Crann Bethadh is the concept of the world tree to the ancient Celts. The name translates to Tree of Life. This is why when a field is cleared, one single tree is ALWAYS left standing. As it represents the cosmos.
Connla’s Well: Celtic Sacred Equivalent to Mimir’s Well
Connla’s Well: a sacred well in the Celtic cosmology that scholars liken to Mimir’s Well of Norse mythology. This is a well that may be located under the sea or in the land of promise. Either way, over the well were nine sacred hazel trees whose nuts contained wisdom, knowledge and inspiration. The nuts fell into Connla’s well and fed the salmon swimming in its waters. Anyone who drank the water, ate the nuts or salmon would acquire all of the wisdom. But it was also forbidden. This well is the mythical source of the River Shannon while another well, a “secret well” called Nechtan’s Well is the source of the River Boyne (interesting how these wells fed geographical locations while the wells in Norse mythology may also have been actual geographical locations)
In the Voluspa, the famous poem of the Poetic Edda, the Volva speaks of Yggdrasil and the Nine Realms:
“Hearing I ask from the holy races,
From Heimdall’s sons, both high and low;
Thou wilt, Valfather, that well I relate
Old Tales I remember of men long ago.
I remember yet the giants of yore,
Who gave me bread in the days gone by;
Nine worlds I knew, the nine in the tree.
With mighty roots beneath the mold.”
The Nine Realms of Yggdrasil and Norse Cosmology
The Norse mythos don’t provide clarity on the exact nine realms’ names or locations but scholars have drawn some conclusions and generally agree on the nine we detail below.
We’ll start with the realm of the gods, mostly depicted as being at the top of Yggdrasil, in its branches or in the clouds. The name Asgard basically means home of the Aesir which is a group of Norse sky gods including Odin, Thor, and Frigg (among many others). It’s depicted as a large celestial city with beautiful tall towers, and an impenetrable wall. It’s a fortress that protects its inhabitants. Valhalla, Odin’s hall of warriors, is located somewhere in Asgard. I’d venture to say this idea or concept might have influenced how Christians “see” Heaven (think pearly white gates, celestial towers, palace, etc.)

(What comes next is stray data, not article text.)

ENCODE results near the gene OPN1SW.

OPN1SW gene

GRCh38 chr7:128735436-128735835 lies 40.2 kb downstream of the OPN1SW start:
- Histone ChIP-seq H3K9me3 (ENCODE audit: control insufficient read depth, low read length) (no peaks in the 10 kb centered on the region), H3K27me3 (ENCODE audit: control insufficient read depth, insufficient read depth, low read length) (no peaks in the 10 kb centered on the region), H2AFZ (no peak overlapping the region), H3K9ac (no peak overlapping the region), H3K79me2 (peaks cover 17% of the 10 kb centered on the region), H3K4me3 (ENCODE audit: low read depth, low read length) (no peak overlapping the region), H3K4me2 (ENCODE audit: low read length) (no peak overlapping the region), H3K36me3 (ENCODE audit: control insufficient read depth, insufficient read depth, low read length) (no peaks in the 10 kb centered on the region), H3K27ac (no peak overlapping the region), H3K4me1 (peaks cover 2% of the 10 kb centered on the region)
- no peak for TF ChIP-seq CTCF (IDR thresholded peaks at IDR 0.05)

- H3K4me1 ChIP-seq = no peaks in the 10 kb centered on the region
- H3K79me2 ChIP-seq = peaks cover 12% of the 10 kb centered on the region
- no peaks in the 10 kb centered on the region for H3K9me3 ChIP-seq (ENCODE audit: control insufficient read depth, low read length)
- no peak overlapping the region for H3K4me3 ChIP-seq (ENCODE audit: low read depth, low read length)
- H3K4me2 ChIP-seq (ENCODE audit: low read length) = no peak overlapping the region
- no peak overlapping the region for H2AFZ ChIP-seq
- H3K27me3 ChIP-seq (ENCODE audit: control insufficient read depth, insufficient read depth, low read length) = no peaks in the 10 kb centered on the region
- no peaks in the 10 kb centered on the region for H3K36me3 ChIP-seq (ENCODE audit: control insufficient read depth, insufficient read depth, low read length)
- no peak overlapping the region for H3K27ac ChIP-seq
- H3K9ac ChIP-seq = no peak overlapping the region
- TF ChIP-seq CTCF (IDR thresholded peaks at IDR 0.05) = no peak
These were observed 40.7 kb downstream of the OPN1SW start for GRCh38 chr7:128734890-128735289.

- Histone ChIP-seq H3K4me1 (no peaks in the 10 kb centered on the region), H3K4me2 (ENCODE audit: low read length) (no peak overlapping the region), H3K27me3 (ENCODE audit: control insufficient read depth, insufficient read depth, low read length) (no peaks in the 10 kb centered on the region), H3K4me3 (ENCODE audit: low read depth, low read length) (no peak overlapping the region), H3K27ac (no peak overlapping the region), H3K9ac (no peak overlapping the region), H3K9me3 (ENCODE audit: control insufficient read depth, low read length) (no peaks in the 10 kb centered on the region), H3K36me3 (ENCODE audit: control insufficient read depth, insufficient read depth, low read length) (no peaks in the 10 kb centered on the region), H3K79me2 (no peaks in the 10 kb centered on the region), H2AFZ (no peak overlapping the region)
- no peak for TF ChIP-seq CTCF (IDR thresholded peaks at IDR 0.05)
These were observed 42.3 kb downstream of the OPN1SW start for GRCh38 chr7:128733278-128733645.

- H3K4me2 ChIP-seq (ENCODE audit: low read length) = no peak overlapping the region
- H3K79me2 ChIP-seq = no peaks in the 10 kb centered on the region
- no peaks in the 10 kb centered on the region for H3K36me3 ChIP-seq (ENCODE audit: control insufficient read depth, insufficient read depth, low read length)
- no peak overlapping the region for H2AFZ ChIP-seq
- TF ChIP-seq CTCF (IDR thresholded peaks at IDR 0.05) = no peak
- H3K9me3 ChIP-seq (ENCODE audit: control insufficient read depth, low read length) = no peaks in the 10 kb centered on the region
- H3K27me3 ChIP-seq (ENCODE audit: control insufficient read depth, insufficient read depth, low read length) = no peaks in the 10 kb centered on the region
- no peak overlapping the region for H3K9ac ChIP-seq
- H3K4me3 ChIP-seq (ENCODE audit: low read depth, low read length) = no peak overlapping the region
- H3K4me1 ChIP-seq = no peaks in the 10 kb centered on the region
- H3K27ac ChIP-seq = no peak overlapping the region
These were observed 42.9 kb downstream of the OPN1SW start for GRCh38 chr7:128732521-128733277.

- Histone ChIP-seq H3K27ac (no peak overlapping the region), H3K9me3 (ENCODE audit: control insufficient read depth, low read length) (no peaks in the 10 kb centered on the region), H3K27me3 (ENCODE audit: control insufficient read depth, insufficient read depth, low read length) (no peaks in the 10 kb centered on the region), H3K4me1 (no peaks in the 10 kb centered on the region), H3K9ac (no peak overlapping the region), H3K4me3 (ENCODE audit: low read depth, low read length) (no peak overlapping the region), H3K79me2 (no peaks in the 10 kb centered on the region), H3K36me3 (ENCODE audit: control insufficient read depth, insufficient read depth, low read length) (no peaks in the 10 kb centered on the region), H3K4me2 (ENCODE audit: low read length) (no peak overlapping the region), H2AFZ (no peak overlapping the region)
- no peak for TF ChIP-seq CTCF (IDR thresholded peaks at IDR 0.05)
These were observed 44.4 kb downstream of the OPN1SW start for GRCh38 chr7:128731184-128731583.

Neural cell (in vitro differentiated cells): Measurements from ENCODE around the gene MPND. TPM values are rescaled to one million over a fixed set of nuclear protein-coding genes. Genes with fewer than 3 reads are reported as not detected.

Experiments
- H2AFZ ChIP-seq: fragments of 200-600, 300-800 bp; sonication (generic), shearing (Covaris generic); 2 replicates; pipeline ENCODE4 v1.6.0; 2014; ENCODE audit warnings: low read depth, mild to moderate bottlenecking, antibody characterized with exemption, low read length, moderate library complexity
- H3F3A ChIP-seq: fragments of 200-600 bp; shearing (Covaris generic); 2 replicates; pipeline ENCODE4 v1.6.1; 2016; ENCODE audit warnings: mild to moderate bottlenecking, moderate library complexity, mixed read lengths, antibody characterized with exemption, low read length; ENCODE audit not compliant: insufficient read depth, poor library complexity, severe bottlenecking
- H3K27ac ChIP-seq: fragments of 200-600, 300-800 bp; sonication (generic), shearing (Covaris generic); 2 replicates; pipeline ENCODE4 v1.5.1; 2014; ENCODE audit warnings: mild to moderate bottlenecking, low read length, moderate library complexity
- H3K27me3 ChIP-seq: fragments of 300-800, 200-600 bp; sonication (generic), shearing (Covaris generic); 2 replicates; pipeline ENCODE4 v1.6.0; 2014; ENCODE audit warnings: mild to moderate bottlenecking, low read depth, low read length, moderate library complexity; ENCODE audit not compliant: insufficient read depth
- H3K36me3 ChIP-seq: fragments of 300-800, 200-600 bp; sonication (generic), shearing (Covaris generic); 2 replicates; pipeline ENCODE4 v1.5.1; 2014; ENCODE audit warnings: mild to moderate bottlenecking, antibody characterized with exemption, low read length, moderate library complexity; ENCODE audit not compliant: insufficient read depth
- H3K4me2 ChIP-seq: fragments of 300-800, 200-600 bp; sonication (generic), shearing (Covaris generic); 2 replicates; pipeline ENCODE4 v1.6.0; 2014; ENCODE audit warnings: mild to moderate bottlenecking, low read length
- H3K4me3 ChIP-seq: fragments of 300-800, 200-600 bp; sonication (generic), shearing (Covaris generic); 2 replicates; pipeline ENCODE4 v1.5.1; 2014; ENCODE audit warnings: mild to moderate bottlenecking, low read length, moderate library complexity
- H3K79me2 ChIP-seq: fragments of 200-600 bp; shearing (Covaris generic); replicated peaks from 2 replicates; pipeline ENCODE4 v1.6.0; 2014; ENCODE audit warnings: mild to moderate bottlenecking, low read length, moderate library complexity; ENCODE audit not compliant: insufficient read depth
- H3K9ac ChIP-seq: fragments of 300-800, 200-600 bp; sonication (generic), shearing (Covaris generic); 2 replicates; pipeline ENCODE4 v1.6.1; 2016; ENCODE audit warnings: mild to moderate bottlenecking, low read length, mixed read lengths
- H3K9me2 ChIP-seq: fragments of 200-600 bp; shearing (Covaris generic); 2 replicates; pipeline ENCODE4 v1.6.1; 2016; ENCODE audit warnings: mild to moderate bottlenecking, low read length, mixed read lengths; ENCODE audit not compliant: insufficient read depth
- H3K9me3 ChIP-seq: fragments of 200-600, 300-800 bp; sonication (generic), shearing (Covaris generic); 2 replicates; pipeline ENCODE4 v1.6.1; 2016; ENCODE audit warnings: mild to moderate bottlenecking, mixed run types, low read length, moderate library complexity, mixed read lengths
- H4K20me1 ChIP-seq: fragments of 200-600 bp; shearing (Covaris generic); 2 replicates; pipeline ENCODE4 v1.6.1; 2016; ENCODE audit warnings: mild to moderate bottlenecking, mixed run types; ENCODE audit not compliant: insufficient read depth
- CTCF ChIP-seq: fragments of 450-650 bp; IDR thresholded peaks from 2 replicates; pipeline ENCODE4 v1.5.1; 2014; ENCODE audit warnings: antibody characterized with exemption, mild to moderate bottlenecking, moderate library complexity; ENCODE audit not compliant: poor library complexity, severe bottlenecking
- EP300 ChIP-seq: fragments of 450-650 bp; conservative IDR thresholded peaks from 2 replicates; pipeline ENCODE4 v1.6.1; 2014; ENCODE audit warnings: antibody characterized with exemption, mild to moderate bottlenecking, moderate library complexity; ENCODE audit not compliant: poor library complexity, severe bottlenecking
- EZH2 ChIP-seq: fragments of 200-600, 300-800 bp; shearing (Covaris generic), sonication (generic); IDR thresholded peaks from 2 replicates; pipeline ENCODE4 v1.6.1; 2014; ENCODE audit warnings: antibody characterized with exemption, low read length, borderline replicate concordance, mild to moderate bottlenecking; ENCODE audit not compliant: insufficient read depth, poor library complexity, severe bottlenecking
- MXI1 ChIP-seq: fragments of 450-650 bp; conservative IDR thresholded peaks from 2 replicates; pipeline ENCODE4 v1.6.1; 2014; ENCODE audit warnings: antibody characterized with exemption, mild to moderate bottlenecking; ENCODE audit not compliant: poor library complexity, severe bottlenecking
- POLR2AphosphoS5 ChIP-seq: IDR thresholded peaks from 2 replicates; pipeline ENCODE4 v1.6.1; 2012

The realm of the Vanir, another classification of gods but more specifically elven gods who preside over fertility, earthly prosperity, and trade. Mostly depicted as being in the branches of Yggdrasil.
Alfheimr is another elven realm in the branches of Yggdrasil. This realm is ruled by the Vanir elven king Freyr. The “Light” Elves live in Alfheim and it’s thought to be beautiful. The Light Elves are responsible for inspiring music, poetry, and the arts. Pre-Christian Scandinavia had Alfheim geographically placed at the border of Norway and Sweden between two rivers…which is interesting because apparently people from this region were considered “fairer” than people elsewhere at that time. (Linda Raedisch goes into great detail on the Dark and Light Elves and theories as to how the mythos arose in her book The Lore of Old Elfland).
Midgard is our realm, the realm of human beings. Located in the middle or trunk of Yggdrasil.
This is the realm of giants called the Jotunn (also called the Frost Giants). Jotunheim is located somewhere near Asgard and Midgard (in a place of chaos/void). The Aesir and Vanir don’t often travel to Jotunheim unless need be. Odin and Thor have both gone to Jotunheim and myths say Loki originates there. This is the realm where Mimir’s Well dwells (yes, Mimir is a Jotunn) and where Odin went and gave up his eye to drink from the well of wisdom and to be able to see everything that happens in the world. Keep in mind Odin’s mother was a giantess according to myth.